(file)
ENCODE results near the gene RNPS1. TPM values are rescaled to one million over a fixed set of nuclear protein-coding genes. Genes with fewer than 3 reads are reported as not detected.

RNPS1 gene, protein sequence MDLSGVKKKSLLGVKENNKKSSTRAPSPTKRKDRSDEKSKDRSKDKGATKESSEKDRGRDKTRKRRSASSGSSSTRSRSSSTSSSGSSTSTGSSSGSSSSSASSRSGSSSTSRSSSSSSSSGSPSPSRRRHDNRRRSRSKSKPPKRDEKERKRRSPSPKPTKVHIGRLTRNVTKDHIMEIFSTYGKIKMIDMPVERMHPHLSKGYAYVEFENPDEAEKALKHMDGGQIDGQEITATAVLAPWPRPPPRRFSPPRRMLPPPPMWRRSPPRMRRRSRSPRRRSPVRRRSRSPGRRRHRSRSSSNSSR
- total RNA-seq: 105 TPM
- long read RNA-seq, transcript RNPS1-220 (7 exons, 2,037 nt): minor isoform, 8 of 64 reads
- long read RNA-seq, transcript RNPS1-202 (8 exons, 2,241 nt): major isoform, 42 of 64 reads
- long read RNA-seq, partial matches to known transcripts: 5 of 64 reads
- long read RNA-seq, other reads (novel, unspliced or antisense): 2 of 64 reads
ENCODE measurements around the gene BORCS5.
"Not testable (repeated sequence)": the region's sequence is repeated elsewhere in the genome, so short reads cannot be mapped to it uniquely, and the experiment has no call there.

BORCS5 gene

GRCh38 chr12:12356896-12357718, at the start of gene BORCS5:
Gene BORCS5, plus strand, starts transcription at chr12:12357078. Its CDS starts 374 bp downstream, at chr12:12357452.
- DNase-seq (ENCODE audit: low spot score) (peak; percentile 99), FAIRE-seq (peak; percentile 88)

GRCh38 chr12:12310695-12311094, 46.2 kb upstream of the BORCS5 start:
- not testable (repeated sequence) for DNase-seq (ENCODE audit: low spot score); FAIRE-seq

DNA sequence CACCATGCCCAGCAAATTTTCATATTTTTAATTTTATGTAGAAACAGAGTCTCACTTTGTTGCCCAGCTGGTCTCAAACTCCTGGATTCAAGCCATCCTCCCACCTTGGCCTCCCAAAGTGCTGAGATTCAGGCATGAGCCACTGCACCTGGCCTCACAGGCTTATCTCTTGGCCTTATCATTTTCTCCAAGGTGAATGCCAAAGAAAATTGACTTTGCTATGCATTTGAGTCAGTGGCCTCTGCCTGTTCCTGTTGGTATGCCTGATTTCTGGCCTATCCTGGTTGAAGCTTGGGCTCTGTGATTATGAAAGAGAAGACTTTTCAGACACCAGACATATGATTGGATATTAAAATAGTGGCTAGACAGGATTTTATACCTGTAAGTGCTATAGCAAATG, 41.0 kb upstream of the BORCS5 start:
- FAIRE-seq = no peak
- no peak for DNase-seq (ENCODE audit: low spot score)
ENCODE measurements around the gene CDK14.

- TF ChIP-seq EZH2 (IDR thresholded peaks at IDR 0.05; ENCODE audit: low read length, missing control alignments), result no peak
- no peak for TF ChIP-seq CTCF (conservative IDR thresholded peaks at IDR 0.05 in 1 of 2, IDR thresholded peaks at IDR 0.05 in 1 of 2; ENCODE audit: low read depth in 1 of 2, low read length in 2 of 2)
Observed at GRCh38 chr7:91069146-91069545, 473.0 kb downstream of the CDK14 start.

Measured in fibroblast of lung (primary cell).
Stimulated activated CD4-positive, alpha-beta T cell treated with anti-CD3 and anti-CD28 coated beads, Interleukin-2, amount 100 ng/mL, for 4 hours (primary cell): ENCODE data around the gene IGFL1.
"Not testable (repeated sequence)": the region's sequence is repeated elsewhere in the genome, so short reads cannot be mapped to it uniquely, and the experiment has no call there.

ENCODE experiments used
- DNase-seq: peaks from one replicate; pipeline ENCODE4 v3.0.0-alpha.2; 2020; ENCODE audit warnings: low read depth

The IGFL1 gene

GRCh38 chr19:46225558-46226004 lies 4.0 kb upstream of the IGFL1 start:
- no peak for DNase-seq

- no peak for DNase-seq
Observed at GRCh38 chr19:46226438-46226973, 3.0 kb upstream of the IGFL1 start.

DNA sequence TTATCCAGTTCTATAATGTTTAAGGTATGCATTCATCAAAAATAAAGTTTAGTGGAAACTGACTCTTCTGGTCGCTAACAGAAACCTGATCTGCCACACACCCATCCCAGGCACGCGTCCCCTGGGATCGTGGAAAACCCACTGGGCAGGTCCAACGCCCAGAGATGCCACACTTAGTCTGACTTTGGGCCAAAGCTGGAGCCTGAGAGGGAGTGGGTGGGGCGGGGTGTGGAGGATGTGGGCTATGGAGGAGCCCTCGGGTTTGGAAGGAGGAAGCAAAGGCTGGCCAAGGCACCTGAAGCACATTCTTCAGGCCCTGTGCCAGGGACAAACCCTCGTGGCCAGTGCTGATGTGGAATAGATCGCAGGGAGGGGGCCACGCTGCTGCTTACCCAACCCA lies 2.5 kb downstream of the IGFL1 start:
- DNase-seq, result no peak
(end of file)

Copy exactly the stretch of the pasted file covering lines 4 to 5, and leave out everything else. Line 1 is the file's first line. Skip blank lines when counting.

- long read RNA-seq, transcript RNPS1-220 (7 exons, 2,037 nt): minor isoform, 8 of 64 reads
- long read RNA-seq, transcript RNPS1-202 (8 exons, 2,241 nt): major isoform, 42 of 64 reads